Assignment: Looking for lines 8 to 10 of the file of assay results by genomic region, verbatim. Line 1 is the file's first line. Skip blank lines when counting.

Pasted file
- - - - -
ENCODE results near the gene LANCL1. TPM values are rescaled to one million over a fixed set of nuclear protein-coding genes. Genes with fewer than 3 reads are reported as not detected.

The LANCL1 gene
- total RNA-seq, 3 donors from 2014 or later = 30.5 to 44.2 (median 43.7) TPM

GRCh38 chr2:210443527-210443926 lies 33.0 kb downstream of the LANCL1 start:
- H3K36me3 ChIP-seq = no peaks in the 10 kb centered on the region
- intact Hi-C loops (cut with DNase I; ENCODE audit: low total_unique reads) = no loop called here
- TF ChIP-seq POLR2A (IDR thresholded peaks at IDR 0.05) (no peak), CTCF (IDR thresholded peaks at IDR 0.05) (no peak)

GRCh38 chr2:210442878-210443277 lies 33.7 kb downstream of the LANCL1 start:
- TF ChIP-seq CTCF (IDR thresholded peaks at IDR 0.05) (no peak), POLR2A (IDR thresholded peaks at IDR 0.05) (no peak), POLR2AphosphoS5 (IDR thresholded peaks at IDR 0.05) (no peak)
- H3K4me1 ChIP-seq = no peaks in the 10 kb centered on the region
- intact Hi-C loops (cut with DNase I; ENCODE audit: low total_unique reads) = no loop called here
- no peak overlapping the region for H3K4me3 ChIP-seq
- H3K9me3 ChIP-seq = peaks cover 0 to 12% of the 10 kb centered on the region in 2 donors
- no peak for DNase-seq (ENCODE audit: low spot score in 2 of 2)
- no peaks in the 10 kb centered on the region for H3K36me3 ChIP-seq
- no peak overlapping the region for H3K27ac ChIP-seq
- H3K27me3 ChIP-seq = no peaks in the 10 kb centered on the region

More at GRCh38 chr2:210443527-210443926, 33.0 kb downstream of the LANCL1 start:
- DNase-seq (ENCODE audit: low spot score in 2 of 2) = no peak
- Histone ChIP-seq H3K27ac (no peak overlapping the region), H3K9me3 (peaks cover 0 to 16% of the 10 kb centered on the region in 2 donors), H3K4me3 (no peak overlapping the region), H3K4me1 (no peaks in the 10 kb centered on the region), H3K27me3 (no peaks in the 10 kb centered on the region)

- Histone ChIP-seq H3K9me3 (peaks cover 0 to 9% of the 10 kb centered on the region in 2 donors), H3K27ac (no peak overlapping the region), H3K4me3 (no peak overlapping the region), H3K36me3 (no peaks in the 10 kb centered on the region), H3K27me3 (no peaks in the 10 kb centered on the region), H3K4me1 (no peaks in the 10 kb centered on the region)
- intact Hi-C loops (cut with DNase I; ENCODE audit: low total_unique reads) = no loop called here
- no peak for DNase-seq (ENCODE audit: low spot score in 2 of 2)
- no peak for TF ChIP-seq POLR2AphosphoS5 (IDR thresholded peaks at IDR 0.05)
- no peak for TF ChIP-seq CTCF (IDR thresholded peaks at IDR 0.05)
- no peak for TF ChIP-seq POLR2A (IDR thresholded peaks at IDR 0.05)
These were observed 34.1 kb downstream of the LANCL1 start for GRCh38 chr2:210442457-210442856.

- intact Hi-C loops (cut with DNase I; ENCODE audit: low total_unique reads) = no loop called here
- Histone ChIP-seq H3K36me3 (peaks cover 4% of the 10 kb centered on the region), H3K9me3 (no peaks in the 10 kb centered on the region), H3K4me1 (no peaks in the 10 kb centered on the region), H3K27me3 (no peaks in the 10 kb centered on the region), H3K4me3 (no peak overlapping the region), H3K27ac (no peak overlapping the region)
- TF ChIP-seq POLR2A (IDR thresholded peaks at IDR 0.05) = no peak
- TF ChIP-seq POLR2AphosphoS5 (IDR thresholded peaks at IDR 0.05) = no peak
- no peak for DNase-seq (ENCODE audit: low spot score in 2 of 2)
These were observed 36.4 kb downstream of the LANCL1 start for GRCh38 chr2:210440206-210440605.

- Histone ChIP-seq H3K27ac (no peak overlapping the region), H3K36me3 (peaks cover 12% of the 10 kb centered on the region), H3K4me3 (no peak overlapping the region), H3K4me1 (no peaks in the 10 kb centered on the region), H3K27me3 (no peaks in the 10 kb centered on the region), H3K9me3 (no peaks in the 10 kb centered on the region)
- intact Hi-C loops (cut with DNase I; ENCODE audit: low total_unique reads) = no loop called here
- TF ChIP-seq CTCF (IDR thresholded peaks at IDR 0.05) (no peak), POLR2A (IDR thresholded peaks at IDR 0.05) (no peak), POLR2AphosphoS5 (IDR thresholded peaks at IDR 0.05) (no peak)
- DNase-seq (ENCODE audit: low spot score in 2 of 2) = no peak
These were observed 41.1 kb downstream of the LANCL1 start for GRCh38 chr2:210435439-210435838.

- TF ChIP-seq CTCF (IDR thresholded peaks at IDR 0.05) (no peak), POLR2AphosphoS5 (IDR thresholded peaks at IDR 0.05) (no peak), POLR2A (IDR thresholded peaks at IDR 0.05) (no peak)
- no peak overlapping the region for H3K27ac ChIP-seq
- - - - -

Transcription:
GRCh38 chr2:210442878-210443277 lies 33.7 kb downstream of the LANCL1 start:
- TF ChIP-seq CTCF (IDR thresholded peaks at IDR 0.05) (no peak), POLR2A (IDR thresholded peaks at IDR 0.05) (no peak), POLR2AphosphoS5 (IDR thresholded peaks at IDR 0.05) (no peak)
- H3K4me1 ChIP-seq = no peaks in the 10 kb centered on the region